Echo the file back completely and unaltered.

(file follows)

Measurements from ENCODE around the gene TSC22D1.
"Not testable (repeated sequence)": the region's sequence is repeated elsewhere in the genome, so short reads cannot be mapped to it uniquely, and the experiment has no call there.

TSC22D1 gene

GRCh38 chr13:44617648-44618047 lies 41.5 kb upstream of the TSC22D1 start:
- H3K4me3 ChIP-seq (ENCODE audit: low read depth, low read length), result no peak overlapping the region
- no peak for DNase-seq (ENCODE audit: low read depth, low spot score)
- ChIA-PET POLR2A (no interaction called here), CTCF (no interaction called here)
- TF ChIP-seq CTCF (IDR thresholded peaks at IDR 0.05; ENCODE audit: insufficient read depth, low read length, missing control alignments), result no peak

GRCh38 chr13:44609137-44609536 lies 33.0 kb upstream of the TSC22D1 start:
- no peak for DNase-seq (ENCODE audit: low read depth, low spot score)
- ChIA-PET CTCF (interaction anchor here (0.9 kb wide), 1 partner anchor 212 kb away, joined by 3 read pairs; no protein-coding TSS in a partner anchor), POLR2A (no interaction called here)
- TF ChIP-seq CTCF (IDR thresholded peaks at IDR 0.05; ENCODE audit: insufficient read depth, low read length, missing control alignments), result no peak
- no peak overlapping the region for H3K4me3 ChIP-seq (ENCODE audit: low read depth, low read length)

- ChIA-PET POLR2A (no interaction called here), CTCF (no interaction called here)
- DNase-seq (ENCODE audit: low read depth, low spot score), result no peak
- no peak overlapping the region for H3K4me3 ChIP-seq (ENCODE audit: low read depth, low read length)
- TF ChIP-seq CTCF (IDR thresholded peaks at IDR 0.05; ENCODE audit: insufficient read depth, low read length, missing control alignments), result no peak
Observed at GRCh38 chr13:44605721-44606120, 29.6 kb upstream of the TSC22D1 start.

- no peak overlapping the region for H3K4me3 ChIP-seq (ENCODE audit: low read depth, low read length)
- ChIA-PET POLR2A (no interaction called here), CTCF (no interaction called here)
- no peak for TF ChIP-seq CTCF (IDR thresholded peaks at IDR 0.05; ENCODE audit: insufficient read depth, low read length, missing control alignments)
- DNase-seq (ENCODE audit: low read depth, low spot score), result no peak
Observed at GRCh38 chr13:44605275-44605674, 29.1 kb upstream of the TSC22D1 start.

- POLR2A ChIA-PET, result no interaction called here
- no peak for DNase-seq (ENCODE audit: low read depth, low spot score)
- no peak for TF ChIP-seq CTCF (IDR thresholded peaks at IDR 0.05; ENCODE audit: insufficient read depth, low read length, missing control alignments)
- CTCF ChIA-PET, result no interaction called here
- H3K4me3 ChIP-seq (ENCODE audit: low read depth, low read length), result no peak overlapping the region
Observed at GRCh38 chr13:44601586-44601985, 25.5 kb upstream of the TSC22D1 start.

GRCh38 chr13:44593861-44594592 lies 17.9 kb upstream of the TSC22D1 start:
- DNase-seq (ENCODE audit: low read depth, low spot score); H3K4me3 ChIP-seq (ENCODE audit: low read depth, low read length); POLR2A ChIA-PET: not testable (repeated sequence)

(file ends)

Measurements from ENCODE around the gene TSC22D1.
"Not testable (repeated sequence)": the region's sequence is repeated elsewhere in the genome, so short reads cannot be mapped to it uniquely, and the experiment has no call there.

TSC22D1 gene

GRCh38 chr13:44617648-44618047 lies 41.5 kb upstream of the TSC22D1 start:
- H3K4me3 ChIP-seq (ENCODE audit: low read depth, low read length), result no peak overlapping the region
- no peak for DNase-seq (ENCODE audit: low read depth, low spot score)
- ChIA-PET POLR2A (no interaction called here), CTCF (no interaction called here)
- TF ChIP-seq CTCF (IDR thresholded peaks at IDR 0.05; ENCODE audit: insufficient read depth, low read length, missing control alignments), result no peak

GRCh38 chr13:44609137-44609536 lies 33.0 kb upstream of the TSC22D1 start:
- no peak for DNase-seq (ENCODE audit: low read depth, low spot score)
- ChIA-PET CTCF (interaction anchor here (0.9 kb wide), 1 partner anchor 212 kb away, joined by 3 read pairs; no protein-coding TSS in a partner anchor), POLR2A (no interaction called here)
- TF ChIP-seq CTCF (IDR thresholded peaks at IDR 0.05; ENCODE audit: insufficient read depth, low read length, missing control alignments), result no peak
- no peak overlapping the region for H3K4me3 ChIP-seq (ENCODE audit: low read depth, low read length)

- ChIA-PET POLR2A (no interaction called here), CTCF (no interaction called here)
- DNase-seq (ENCODE audit: low read depth, low spot score), result no peak
- no peak overlapping the region for H3K4me3 ChIP-seq (ENCODE audit: low read depth, low read length)
- TF ChIP-seq CTCF (IDR thresholded peaks at IDR 0.05; ENCODE audit: insufficient read depth, low read length, missing control alignments), result no peak
Observed at GRCh38 chr13:44605721-44606120, 29.6 kb upstream of the TSC22D1 start.

- no peak overlapping the region for H3K4me3 ChIP-seq (ENCODE audit: low read depth, low read length)
- ChIA-PET POLR2A (no interaction called here), CTCF (no interaction called here)
- no peak for TF ChIP-seq CTCF (IDR thresholded peaks at IDR 0.05; ENCODE audit: insufficient read depth, low read length, missing control alignments)
- DNase-seq (ENCODE audit: low read depth, low spot score), result no peak
Observed at GRCh38 chr13:44605275-44605674, 29.1 kb upstream of the TSC22D1 start.

- POLR2A ChIA-PET, result no interaction called here
- no peak for DNase-seq (ENCODE audit: low read depth, low spot score)
- no peak for TF ChIP-seq CTCF (IDR thresholded peaks at IDR 0.05; ENCODE audit: insufficient read depth, low read length, missing control alignments)
- CTCF ChIA-PET, result no interaction called here
- H3K4me3 ChIP-seq (ENCODE audit: low read depth, low read length), result no peak overlapping the region
Observed at GRCh38 chr13:44601586-44601985, 25.5 kb upstream of the TSC22D1 start.

GRCh38 chr13:44593861-44594592 lies 17.9 kb upstream of the TSC22D1 start:
- DNase-seq (ENCODE audit: low read depth, low spot score); H3K4me3 ChIP-seq (ENCODE audit: low read depth, low read length); POLR2A ChIA-PET: not testable (repeated sequence)